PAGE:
Breaking the mould – Stereotyping “Gamer”
Firstly before I get into it, last week I posted an article about Xbox One and PS4 (can be seen here) and it had a massive response and I’m extremely pleased and happy with the response and would like to thank everyone who took their time to read the article and post comments. Thanks a lot and I hope you all come back to read more, whether it’s my articles or anything from 6aming.com, it’s a thriving community of enthusiast gamers and writers and we would love to expand our viewer base, so tell your friends and family, our doors are always open.
Gamer has been a term around for not a long time, maybe 10 years or so when people really started to become proper dedicated gamers and the industry started to boom. The term is quite a condescending one I think, most people assume a gamer is a fat, smelly nerd who lives in his parent’s basement and has no friends; maybe this was what a “gamer” was back when the term was conceived but even then I think it’s very judgmental of people to think that of somebody. Gaming is such a big part of a gamer’s life; it’s almost a lifestyle choice as you dedicate hours upon hours every week to the thing we love. People assume we have no social life but this is completely wrong with the plethora of social games today and more multiplayer games than I will to shake a stick at, people cannot call gamers anti-social as they are on average communicating with more people than the average person and these people are all from around the world with different experience, knowledge and ways of life but one thing bring them all together and unites them, games.
The majority of gamers I have met in my life time are extremely smart and ambitious and usually achieve throughout their lifetime. Studies have shown games improve people’s hand eye coordination and I would argue that it improves a lot more, such as team work, leadership, foresight, individual thinking and just overall intelligence. A game like StarCraft 2 takes extreme skill and speed to play and keep up with other players these skills gained in this game could easily be transferred to the workplace and other aspects of life and improve a person altogether.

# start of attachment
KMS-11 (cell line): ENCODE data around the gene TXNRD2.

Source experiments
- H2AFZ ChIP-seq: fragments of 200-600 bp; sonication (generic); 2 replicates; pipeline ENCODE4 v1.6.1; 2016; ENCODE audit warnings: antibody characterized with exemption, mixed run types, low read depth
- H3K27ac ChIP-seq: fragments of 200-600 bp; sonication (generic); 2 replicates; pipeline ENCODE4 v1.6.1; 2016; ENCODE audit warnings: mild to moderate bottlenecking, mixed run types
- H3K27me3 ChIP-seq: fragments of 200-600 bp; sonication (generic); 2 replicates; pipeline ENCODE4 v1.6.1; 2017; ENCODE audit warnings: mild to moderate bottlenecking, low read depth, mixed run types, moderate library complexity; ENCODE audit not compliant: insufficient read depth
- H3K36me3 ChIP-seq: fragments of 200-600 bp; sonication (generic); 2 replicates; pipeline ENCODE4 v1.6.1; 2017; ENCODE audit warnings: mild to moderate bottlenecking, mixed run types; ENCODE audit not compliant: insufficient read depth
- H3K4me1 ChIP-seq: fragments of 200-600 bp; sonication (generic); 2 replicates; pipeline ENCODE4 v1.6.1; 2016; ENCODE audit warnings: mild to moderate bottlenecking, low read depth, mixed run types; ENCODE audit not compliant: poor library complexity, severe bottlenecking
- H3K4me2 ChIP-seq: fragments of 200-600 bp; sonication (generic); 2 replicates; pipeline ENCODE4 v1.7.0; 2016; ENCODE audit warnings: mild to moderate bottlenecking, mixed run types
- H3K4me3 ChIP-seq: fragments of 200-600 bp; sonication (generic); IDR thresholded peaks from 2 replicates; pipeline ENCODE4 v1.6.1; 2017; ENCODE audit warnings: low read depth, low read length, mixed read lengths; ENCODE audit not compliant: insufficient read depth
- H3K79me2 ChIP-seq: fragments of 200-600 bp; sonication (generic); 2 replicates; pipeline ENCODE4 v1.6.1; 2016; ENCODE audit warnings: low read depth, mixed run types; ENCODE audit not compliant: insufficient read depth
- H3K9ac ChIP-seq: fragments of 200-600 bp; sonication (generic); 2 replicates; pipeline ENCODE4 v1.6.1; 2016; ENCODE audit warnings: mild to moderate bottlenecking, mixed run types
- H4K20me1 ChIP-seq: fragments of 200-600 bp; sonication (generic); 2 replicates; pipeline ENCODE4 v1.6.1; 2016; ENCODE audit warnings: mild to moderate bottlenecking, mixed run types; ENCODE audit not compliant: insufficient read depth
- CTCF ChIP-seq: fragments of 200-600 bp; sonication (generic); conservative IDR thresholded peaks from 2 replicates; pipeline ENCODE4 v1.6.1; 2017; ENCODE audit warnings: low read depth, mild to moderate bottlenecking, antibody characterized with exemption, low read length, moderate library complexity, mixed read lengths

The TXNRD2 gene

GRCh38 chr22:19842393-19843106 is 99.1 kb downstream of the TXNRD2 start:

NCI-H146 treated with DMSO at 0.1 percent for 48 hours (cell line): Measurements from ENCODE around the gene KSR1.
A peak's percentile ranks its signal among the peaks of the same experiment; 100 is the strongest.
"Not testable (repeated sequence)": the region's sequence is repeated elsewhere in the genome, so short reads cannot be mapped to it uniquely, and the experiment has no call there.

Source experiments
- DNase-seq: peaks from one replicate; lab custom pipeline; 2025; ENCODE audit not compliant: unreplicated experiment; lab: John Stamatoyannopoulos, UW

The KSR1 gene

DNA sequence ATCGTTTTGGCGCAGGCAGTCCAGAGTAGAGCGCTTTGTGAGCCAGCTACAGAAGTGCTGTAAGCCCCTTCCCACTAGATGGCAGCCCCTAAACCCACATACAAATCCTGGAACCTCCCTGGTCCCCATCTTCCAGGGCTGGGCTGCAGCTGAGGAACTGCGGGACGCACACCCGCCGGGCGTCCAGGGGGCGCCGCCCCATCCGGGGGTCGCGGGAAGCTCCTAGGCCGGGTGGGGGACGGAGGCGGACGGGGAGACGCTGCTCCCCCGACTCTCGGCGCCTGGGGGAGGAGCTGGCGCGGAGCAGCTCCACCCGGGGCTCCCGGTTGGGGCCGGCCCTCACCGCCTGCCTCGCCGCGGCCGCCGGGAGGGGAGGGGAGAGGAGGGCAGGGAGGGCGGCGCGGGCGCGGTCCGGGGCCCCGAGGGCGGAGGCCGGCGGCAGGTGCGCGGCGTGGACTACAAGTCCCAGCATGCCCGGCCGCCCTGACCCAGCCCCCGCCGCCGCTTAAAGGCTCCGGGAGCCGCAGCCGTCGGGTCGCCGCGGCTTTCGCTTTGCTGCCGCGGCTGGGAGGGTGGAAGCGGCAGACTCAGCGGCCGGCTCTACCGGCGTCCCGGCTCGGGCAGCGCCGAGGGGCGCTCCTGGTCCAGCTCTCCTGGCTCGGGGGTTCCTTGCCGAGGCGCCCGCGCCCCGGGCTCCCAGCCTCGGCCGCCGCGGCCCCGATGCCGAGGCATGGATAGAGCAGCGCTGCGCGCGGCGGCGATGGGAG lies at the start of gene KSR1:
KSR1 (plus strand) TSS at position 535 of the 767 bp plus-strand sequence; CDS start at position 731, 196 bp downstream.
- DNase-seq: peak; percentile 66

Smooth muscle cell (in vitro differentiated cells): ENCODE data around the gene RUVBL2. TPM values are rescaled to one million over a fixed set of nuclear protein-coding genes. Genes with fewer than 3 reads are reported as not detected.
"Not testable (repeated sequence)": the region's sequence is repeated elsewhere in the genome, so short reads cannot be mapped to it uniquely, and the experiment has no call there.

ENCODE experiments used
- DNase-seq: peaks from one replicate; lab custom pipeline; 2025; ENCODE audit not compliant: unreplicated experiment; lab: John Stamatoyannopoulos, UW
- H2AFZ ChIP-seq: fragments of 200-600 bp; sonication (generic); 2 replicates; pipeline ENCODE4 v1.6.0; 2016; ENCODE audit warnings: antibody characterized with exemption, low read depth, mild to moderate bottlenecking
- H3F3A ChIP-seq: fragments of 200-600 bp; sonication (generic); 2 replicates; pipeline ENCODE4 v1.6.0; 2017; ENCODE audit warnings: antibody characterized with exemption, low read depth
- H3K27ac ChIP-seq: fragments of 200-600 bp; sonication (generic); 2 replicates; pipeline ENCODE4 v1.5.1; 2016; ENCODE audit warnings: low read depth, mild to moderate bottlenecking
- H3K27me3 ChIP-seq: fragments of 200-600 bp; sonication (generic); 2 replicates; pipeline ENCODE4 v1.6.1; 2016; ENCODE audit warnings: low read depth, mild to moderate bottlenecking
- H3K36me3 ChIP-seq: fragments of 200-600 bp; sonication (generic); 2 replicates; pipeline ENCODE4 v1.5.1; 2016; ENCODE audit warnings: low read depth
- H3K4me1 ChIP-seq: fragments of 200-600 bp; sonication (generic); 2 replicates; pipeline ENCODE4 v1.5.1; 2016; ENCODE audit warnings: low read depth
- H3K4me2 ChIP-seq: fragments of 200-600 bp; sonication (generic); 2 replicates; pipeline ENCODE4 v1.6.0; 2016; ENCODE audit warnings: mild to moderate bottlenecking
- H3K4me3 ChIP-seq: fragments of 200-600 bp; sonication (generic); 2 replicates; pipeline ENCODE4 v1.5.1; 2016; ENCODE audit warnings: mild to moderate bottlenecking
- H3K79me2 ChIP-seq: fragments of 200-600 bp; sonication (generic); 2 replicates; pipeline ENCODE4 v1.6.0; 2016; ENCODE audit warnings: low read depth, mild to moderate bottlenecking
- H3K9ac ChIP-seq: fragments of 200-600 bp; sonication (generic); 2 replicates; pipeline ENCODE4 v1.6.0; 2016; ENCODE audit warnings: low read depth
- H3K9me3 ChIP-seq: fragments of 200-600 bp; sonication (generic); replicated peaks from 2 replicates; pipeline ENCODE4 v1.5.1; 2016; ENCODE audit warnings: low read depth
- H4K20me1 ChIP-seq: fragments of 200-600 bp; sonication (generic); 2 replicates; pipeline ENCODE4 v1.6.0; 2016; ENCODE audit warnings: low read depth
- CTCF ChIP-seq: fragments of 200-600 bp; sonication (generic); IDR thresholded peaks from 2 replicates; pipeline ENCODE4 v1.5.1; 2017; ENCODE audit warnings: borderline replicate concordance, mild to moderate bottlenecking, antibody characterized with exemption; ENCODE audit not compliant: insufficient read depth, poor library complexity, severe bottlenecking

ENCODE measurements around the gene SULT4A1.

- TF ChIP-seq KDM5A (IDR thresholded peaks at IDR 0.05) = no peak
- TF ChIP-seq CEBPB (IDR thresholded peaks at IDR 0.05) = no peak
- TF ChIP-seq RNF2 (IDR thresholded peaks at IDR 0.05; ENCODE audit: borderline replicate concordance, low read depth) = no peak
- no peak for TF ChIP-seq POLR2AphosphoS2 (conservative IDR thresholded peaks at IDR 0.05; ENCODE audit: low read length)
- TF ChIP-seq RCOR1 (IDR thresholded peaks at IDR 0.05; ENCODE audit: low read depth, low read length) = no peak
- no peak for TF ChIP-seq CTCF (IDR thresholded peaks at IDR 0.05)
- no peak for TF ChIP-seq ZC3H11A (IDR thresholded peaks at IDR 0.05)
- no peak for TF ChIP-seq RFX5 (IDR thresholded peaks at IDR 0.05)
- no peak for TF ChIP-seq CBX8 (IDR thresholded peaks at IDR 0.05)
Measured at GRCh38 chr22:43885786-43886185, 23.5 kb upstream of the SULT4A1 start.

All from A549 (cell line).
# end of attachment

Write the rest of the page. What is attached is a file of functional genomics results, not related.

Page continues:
Gamers usually have a large group of friends and even if their idea of a good Friday night in is playing an RPG with a group of friends and a couple of beers till 4 in the morning, who is anyone to tell them that this is wrong and that they should be out on the town and in the clubs? At the end of the day they are enjoying their life with friends and family and that’s how they like it, so why should the majority of society try and put a person down because they love games. No one would put a person down for watching endless TV soaps and what does that person gain from that? NOTHING!!! That is the answer; at least a gamer is constantly improving themselves as a person and a player and usually their brain doesn’t have any down time as they are usually thinking about every angle a situation could be tackled from.
When someone asks what hobbies a gamer has they usually can’t answer anything back because their only hobby is gaming, they love playing games, talking about games and generally anything to do with games. My whole life I have lived with games, I play them every day, I can’t do anything without thinking about them and I find most things tedious or boring after a while, say what you want about gamers but they are people too and extremely intelligent ones at that who have booming social lives and great life prospects if they apply themselves.
People stereotype gamers without a second thought but if they truly looked into a gamer’s life and tried to understand how they think then they would realise they their stereotype isn’t correct at all.
Post any thoughts in the comments of your experiences with stereotyping “gamers” or just anything in general to do with this subject, I would love to hear.